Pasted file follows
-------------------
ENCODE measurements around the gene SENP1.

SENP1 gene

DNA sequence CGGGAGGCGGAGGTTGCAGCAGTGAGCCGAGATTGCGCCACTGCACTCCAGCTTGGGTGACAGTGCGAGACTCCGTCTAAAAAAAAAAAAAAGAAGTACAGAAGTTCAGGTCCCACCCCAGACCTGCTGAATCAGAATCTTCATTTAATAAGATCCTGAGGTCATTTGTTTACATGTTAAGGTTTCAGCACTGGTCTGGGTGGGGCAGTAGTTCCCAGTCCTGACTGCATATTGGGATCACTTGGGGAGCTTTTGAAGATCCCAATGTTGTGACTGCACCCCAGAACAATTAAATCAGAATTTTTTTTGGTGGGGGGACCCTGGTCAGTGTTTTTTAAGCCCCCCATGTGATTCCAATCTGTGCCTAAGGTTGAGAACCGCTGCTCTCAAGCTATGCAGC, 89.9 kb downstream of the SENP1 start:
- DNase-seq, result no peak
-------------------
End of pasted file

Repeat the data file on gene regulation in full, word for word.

ENCODE measurements around the gene SENP1.

SENP1 gene

DNA sequence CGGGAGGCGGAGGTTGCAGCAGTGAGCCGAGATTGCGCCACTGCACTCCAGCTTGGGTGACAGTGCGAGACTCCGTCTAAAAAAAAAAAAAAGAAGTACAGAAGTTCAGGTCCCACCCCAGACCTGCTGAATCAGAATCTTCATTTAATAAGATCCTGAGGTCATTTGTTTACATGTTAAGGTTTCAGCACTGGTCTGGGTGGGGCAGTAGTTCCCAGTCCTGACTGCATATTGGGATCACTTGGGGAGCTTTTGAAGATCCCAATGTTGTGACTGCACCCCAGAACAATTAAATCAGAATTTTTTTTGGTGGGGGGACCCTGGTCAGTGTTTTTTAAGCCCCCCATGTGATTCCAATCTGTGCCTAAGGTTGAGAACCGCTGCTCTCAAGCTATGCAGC, 89.9 kb downstream of the SENP1 start:
- DNase-seq, result no peak